Honestly, I don’t know what it is that I like about it, because afterward, my mouth is so puckered from the salt that it literally burns. I also refuse to order it in front of my wife for fear that she will be permanently disgusted by me. Not only that, but the process of ordering it has only become more shameful in recent years because the lady at my local bagel shop seems to delight in giving me judgmental looks whenever I show up for it.
Yes, lady at the bagel shop, I know how disgusting it is, now please keep putting butter on my bagel until you basically run out of butter, thank you very much.
Jif Creamy Peanut Butter
Joseph Longo, Staff Writer: It’s not that I’m embarrassed to eat Jif Creamy Peanut Butter. It’s the amount of money I think I’m spending on this singular brand — the best peanut butter to ever exist — that makes me feel shame. But Skippy is too buttery. The name Smuckers is dumb. Anything in a glass is too expensive. And organic PBs require mixing the separated oil and paste, and that’s tiring. As for crunchy peanut butter? Never.
Many days go by where every single meal I consume includes Jif. Living on a low-carb, high-protein diet, peanut butter is the most versatile food. It’s a spread for crackers, a pairing for apples or bananas, a topping on yogurt and a full meal replacement a little too regularly.
On average, I go through two 16-ounce tubs of Jif a week. That’s usually $7 unless Key Food is running a sale. There’s 52 weeks in a year, which means I’m spending on average $364 a year solely on peanut butter.
Honestly, that’s not nearly as bad as I expected. And so, fuck it, my shame is no more.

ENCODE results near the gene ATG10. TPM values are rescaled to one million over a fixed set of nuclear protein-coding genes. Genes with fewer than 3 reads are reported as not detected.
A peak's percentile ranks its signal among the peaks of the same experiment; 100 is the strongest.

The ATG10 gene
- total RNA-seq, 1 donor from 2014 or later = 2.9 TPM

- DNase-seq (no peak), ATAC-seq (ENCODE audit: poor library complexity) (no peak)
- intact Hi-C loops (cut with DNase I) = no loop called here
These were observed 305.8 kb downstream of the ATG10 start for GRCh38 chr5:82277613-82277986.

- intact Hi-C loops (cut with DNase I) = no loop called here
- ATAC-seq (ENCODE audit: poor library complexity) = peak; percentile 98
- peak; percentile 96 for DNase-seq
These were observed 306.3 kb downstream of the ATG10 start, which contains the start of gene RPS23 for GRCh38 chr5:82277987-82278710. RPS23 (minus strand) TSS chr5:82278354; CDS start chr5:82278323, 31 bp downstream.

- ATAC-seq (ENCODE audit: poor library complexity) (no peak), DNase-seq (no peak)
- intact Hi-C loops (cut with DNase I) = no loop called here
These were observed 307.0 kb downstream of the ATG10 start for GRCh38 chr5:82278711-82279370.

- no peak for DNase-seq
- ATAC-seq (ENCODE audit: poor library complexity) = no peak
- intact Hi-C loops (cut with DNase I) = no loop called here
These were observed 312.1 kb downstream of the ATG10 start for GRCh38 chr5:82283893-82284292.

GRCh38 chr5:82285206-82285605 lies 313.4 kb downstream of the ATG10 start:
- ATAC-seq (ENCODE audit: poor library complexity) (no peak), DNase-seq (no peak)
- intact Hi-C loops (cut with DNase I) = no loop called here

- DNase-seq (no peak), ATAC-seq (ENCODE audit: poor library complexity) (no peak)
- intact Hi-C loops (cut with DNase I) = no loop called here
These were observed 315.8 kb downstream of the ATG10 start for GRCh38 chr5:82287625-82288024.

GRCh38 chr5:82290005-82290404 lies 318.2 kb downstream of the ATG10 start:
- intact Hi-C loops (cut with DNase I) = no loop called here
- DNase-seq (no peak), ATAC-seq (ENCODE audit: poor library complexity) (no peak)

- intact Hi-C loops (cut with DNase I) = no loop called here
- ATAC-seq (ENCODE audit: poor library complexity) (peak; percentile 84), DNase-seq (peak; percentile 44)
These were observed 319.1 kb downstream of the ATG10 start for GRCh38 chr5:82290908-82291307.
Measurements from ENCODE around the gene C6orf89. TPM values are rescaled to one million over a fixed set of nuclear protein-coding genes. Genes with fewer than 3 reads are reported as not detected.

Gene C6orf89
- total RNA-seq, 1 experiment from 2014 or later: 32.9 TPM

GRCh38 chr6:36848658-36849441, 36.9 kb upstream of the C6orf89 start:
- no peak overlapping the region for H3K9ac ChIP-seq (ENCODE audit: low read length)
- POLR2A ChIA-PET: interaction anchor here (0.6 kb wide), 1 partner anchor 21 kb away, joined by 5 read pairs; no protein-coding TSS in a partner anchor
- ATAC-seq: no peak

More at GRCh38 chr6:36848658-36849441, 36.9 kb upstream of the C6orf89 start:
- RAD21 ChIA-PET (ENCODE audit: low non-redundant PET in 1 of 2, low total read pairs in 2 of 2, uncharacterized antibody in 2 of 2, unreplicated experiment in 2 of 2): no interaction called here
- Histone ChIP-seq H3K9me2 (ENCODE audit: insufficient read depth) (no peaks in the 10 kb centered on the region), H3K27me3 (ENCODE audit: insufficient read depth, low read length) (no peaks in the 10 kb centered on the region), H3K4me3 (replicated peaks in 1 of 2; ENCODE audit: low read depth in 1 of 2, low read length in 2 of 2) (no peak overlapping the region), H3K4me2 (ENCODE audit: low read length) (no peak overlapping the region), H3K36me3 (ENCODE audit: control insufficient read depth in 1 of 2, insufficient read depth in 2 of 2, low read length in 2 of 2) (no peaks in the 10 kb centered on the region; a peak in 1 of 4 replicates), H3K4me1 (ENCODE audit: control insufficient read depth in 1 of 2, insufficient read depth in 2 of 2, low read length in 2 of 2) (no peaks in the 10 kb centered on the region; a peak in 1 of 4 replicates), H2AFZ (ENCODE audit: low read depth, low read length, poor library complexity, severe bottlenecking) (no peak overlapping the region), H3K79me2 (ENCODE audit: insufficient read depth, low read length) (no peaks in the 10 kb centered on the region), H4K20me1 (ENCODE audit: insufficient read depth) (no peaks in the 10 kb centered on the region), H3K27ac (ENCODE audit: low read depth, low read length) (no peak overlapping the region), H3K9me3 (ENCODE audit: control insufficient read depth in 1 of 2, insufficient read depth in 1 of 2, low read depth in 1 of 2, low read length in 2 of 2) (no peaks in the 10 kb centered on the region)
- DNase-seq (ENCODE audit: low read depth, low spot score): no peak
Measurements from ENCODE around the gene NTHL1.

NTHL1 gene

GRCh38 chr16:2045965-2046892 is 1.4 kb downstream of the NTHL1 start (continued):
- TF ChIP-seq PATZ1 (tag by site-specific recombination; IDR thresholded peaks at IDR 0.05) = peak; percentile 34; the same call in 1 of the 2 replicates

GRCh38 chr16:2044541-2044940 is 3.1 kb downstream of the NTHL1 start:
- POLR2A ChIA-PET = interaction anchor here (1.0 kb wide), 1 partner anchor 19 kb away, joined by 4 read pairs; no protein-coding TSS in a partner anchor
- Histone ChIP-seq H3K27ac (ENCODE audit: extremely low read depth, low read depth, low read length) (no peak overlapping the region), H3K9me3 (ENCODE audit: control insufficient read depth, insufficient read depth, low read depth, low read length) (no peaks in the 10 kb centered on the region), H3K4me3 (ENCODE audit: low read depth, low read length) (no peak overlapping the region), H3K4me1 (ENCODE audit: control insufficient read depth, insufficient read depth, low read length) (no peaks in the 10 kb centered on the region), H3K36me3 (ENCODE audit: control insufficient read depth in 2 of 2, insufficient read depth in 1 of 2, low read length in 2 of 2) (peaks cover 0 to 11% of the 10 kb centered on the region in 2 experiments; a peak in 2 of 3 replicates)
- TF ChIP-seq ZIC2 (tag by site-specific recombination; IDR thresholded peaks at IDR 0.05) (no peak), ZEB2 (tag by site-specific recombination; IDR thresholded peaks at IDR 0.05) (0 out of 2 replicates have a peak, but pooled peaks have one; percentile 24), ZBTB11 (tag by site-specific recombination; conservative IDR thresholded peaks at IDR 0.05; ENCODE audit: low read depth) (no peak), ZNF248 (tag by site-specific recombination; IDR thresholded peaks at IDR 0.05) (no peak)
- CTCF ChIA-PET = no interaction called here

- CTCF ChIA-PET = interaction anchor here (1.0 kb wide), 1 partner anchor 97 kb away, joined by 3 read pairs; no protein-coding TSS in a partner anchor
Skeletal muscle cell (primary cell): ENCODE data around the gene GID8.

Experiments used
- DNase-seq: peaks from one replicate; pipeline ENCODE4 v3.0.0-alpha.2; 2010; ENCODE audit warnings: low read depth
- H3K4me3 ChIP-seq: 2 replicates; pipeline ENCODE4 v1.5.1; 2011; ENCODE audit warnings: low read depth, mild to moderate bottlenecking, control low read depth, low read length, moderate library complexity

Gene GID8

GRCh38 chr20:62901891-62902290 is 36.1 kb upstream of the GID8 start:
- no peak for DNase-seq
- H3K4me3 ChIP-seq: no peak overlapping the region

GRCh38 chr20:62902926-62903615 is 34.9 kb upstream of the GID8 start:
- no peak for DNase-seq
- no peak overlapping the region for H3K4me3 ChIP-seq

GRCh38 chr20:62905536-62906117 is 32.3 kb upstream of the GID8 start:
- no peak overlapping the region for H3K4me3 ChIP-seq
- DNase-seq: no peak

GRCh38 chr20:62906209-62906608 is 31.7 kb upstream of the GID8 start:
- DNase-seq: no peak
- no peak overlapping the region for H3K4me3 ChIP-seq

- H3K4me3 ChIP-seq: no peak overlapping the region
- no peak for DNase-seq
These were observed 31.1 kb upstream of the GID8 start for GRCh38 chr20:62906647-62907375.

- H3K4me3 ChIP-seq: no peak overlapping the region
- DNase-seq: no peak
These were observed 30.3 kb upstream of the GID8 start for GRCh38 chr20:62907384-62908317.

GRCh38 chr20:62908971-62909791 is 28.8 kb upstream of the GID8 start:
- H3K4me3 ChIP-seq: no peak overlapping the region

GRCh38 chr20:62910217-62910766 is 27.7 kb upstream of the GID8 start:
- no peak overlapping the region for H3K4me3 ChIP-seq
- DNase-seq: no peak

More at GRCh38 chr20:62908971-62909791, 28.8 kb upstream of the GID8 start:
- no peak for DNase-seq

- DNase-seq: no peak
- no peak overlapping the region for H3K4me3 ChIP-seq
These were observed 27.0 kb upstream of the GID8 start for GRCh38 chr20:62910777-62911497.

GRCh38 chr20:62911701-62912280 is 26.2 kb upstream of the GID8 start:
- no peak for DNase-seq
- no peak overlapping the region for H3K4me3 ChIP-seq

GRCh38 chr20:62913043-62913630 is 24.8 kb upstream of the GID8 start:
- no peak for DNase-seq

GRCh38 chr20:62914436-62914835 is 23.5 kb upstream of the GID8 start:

Indian Food My Grandmother Didn’t Make
Hussein Kesvani, U.K./Europe Editor: Friday night curry is a tradition in a lot of households in the U.K., so much so that one of the biggest worries of Brexit was whether the nation’s curry houses would survive. But this also puts me in a slightly unique conundrum. Being of Indian heritage, and coming from a traditional family that still uses centuries-old Gujarati recipes to make staple dishes like daal, karahi gosht and aloo saag, it’s always weird to order Indian food cooked by someone who isn’t my grandma. Partly, too, because most Indian restaurants in the U.K. are run by Pakistanis who speak Urdu, and Bangladeshis who speak Bengali. They have different words and pronunciations for these dishes, meaning that whenever you order them on the phone, you either end up sounding like an incredibly posh English person, or worse, completely showing your ass by mispronouncing these basic words in an Indian accent.
More than that though, there’s a certain class-related guilt that comes with being an upper-middle class South Asian person who, by ordering Indian food, is complicit in facilitating a system that relies on underpaid South Asian cooks, as well as even more underpaid South Asian Deliveroo guys.
All of which is to say that ordering Indian food as an Indian is less of a guilty self-indulgence than an exercise in moral philosophy. Certainly, the guilt you feel after wolfing down chicken bhuna and garlic naan isn’t just because of the amount of oil you’ve ingested.
Six Paint Cans Full of Sour Gummy Candies
Brian Smith, Features Writer: As a young adult, my go-to McDonald’s order was two Big Macs, otherwise known as Donald Trump’s appetizer. My older brother actually pulled me aside one day and said something along the lines of, “Dude, you need to stop eating two-at-a-time Big Macs.” So I did. And thus, the shame order has shifted. Not to mention, as a recovering drug addict, my dopamine receptors yearn for stimulation. Because the holy trinity of dopamine dumps — opiates, cocaine and amphetamines — are off the table, I’m left only with masturbation and sugar as dishonorable mentions. As such, I’ll occasionally find myself alone at Dylan’s Candy Bar — not a good look for a 41-year-old single man — shoveling as many sour-based gummy candies as I can into multiple Bear Cub Cuties Paint Cans. (My record is six.)